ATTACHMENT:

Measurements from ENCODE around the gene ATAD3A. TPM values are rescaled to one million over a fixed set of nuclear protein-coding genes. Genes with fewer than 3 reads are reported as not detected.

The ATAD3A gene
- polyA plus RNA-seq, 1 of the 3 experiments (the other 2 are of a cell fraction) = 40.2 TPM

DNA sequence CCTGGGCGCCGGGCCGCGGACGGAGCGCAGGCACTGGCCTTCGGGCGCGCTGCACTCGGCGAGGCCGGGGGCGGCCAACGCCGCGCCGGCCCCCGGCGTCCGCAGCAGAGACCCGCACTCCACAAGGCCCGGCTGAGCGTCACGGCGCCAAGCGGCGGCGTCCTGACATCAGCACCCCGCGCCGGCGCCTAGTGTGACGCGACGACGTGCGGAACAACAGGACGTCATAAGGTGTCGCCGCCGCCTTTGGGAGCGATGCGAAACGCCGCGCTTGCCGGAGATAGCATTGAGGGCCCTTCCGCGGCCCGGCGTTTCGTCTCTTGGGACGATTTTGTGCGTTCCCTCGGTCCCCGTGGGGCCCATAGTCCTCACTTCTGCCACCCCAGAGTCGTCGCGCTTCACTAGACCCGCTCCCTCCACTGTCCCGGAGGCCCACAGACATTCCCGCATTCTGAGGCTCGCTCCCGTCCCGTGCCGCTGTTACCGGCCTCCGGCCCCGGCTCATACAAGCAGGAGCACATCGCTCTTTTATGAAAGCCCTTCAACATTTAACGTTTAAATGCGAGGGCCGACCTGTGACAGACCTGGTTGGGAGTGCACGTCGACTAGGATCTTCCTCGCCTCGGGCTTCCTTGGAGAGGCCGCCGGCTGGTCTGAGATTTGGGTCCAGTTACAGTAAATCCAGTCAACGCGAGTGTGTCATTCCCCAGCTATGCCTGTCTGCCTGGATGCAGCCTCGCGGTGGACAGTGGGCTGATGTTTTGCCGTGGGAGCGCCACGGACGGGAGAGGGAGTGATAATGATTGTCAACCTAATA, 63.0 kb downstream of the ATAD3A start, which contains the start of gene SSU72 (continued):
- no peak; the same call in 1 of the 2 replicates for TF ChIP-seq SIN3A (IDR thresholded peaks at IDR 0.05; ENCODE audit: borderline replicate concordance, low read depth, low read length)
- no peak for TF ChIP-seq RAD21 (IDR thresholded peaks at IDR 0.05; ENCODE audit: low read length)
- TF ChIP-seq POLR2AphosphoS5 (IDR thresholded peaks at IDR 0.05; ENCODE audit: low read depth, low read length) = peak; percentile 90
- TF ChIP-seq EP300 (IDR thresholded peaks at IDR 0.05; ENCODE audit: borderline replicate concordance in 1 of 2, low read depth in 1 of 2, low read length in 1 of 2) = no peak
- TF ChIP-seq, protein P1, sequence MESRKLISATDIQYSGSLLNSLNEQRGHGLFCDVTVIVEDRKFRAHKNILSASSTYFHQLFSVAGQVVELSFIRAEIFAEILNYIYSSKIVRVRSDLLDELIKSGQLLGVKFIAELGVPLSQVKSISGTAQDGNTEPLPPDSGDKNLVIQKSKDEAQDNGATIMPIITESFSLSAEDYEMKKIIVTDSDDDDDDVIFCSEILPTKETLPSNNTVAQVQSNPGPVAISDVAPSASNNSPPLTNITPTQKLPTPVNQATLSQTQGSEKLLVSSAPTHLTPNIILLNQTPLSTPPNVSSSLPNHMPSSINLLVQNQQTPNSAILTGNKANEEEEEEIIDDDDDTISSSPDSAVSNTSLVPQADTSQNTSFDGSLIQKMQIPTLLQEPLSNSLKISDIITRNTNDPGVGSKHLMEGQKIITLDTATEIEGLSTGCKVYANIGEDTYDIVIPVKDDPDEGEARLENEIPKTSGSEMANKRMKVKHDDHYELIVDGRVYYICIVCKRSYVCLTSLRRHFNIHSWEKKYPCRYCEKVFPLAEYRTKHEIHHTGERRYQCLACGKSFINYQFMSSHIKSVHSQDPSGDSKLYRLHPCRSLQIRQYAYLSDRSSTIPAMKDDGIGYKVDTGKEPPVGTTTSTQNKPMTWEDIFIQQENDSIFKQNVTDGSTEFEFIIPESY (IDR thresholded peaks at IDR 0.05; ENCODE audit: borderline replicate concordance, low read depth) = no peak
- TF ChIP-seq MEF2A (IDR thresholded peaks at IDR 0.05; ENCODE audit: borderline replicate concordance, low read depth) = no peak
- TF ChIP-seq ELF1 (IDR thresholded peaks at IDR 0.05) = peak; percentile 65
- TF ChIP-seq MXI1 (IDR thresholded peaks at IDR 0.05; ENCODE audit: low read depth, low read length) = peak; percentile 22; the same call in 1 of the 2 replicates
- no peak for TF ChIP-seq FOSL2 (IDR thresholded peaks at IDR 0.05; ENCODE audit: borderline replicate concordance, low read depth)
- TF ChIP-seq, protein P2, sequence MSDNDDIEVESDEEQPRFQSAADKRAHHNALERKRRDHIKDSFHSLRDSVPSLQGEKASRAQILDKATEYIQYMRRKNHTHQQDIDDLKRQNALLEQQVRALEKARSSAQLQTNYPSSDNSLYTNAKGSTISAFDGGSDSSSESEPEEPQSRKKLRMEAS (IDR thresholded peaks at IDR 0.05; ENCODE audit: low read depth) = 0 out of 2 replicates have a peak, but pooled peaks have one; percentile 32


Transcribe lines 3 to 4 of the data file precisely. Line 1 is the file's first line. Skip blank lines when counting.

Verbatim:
- polyA plus RNA-seq, 1 of the 3 experiments (the other 2 are of a cell fraction) = 40.2 TPM

DNA sequence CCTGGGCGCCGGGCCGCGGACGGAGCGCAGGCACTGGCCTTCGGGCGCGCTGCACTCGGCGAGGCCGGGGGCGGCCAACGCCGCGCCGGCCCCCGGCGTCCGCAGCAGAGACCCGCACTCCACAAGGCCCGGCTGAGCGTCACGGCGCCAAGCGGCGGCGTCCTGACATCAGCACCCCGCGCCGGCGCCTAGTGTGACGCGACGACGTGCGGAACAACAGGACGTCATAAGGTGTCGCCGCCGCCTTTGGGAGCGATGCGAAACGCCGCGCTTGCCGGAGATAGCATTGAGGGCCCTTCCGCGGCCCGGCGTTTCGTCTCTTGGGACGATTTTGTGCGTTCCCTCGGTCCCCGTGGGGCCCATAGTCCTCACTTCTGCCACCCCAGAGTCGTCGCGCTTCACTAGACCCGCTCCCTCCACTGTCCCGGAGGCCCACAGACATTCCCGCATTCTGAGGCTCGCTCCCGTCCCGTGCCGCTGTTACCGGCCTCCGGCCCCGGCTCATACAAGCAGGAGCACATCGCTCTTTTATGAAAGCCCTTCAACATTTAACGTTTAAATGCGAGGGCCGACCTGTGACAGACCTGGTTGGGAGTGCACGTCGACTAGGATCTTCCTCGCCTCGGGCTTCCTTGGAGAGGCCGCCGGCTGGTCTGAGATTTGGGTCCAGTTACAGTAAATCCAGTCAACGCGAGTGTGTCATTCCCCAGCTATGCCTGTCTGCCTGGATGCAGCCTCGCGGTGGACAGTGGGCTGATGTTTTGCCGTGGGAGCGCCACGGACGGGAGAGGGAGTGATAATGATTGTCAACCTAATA, 63.0 kb downstream of the ATAD3A start, which contains the start of gene SSU72 (continued):